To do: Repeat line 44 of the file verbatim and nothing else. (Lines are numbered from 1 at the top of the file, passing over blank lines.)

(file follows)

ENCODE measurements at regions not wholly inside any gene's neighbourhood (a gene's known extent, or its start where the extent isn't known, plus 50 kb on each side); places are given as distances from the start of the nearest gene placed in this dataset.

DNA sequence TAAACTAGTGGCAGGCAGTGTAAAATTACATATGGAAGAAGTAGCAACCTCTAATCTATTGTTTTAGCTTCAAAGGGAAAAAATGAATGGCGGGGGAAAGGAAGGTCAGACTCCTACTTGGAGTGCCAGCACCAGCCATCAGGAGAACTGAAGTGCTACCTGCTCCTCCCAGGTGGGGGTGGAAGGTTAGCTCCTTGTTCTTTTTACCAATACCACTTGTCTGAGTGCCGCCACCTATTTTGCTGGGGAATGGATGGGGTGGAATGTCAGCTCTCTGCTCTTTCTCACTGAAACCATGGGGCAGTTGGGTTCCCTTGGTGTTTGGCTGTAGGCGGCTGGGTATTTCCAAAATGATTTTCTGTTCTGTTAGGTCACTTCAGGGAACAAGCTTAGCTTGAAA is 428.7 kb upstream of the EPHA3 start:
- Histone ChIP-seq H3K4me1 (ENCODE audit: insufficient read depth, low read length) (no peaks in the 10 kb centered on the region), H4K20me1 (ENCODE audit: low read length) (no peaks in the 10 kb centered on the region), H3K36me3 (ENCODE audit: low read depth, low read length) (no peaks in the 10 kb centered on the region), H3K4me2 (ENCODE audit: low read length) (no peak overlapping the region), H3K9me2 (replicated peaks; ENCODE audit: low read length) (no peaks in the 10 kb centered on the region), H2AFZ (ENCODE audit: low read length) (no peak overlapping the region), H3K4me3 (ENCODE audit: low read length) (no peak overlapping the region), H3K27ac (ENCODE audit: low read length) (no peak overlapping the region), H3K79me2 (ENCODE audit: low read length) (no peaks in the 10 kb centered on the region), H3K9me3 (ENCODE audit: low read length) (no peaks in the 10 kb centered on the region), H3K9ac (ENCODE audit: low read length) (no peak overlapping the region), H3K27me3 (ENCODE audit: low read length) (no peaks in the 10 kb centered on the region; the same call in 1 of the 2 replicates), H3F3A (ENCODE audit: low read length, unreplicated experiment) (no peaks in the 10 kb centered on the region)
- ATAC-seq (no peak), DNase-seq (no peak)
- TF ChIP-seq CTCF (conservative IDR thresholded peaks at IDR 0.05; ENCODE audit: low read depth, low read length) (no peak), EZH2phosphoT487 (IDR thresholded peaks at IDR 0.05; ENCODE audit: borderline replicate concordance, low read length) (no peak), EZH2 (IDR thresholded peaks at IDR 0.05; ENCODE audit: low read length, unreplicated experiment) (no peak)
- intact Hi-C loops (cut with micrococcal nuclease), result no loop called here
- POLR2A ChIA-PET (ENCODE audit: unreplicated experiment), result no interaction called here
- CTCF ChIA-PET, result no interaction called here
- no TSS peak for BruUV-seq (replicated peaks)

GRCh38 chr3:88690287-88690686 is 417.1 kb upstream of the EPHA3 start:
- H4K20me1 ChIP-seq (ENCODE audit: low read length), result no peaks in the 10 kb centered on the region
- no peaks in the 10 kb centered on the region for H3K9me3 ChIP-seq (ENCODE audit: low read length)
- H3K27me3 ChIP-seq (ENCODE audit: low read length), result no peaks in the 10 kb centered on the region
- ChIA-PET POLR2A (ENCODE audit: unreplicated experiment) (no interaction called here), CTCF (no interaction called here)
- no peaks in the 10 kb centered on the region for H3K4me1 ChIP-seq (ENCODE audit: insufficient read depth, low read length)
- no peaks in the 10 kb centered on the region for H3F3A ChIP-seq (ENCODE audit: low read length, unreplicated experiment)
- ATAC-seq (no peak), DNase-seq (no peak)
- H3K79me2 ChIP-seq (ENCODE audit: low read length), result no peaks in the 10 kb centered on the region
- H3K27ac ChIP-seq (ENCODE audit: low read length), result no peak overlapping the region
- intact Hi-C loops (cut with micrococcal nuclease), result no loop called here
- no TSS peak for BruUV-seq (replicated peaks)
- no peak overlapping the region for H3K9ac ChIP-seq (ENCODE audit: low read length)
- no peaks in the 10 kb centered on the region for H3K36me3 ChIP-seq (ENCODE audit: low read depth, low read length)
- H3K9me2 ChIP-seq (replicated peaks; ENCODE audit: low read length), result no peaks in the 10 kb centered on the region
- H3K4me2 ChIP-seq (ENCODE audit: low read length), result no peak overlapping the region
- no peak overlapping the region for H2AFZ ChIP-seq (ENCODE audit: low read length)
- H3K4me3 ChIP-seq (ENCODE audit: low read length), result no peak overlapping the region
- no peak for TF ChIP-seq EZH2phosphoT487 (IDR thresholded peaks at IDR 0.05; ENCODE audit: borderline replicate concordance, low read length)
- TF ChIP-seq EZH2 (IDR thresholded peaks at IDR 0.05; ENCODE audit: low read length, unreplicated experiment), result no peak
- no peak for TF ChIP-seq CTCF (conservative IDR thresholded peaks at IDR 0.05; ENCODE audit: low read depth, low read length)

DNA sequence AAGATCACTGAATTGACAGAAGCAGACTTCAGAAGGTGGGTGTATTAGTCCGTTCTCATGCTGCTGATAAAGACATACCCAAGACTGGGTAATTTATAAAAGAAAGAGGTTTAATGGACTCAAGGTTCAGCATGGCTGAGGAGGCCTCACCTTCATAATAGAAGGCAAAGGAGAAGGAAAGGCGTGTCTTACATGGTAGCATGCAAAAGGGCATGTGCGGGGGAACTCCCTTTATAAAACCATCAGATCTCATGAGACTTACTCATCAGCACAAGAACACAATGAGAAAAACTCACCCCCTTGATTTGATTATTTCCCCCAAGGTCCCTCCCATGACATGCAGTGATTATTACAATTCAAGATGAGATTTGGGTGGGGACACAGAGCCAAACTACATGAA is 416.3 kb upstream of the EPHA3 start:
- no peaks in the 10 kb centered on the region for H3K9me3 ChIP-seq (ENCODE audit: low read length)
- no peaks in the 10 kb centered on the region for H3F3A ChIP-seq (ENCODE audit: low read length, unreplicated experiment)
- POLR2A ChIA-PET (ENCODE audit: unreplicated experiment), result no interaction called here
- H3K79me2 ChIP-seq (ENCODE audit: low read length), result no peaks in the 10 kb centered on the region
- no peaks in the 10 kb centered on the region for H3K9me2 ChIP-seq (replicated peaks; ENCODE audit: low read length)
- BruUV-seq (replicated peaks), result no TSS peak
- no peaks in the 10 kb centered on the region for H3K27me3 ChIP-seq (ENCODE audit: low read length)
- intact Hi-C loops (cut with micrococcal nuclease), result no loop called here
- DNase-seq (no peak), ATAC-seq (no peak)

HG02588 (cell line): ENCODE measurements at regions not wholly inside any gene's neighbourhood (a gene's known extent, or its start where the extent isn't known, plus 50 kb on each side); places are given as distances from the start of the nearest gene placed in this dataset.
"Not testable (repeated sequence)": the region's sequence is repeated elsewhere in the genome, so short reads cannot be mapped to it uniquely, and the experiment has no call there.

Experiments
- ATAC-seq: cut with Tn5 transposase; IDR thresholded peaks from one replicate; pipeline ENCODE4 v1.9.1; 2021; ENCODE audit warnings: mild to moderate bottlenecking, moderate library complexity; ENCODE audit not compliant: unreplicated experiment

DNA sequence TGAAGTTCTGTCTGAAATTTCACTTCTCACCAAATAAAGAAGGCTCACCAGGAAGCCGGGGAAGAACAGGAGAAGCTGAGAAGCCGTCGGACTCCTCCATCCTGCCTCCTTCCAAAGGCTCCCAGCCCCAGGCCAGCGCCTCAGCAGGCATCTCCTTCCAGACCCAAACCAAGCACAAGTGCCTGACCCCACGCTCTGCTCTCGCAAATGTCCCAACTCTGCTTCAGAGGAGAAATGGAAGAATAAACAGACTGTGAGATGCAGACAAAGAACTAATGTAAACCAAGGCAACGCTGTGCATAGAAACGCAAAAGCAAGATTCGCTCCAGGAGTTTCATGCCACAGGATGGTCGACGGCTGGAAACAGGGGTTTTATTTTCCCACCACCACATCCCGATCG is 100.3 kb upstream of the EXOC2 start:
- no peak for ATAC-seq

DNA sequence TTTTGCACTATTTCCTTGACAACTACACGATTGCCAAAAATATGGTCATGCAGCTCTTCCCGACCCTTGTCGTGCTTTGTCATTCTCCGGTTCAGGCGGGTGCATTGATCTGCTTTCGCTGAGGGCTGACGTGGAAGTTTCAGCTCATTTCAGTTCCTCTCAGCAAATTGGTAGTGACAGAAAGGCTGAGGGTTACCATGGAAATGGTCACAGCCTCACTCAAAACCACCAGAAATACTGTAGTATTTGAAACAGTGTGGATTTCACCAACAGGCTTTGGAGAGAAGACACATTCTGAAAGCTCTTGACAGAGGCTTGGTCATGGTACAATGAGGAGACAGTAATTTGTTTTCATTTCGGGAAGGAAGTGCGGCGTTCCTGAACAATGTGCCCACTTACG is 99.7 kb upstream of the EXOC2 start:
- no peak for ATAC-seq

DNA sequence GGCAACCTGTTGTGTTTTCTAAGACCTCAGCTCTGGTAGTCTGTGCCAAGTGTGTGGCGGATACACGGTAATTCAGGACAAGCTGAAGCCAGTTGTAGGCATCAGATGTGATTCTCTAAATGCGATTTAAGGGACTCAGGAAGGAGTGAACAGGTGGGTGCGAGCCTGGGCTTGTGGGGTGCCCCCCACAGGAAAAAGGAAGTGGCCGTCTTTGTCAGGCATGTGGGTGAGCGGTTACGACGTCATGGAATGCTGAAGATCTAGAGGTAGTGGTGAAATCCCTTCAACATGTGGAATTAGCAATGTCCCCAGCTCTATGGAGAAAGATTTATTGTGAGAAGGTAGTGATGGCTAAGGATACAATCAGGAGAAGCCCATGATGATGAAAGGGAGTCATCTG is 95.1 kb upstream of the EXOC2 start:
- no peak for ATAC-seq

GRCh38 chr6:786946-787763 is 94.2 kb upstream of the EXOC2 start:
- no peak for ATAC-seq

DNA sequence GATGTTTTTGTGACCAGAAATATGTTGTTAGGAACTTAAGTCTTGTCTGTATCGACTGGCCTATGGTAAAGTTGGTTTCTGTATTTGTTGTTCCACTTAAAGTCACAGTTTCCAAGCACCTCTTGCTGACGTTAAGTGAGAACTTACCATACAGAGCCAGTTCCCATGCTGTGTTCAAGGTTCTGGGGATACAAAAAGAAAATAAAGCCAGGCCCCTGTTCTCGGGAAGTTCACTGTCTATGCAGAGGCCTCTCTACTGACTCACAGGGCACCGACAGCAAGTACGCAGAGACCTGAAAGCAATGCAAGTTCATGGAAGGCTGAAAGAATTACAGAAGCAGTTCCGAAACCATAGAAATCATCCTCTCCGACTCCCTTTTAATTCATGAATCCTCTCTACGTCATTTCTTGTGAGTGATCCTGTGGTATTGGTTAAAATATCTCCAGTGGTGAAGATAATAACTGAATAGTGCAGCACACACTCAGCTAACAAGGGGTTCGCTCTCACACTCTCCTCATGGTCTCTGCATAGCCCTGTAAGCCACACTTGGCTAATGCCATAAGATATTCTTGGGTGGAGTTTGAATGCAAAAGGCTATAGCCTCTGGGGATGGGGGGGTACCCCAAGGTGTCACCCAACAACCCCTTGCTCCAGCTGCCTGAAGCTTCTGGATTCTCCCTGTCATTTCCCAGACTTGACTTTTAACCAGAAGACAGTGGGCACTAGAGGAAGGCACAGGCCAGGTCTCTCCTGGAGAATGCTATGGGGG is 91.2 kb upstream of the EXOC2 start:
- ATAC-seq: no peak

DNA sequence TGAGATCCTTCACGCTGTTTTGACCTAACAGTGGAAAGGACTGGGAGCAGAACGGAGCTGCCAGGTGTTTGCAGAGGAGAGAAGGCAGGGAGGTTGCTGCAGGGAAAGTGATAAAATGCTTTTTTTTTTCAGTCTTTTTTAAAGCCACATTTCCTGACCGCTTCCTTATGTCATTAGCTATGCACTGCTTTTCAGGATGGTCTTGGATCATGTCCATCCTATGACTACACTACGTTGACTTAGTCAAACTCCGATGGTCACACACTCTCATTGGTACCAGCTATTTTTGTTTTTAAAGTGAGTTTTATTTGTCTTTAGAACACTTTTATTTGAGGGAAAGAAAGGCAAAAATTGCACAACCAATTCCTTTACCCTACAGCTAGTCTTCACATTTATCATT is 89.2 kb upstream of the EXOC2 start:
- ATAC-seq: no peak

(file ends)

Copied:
- ATAC-seq: cut with Tn5 transposase; IDR thresholded peaks from one replicate; pipeline ENCODE4 v1.9.1; 2021; ENCODE audit warnings: mild to moderate bottlenecking, moderate library complexity; ENCODE audit not compliant: unreplicated experiment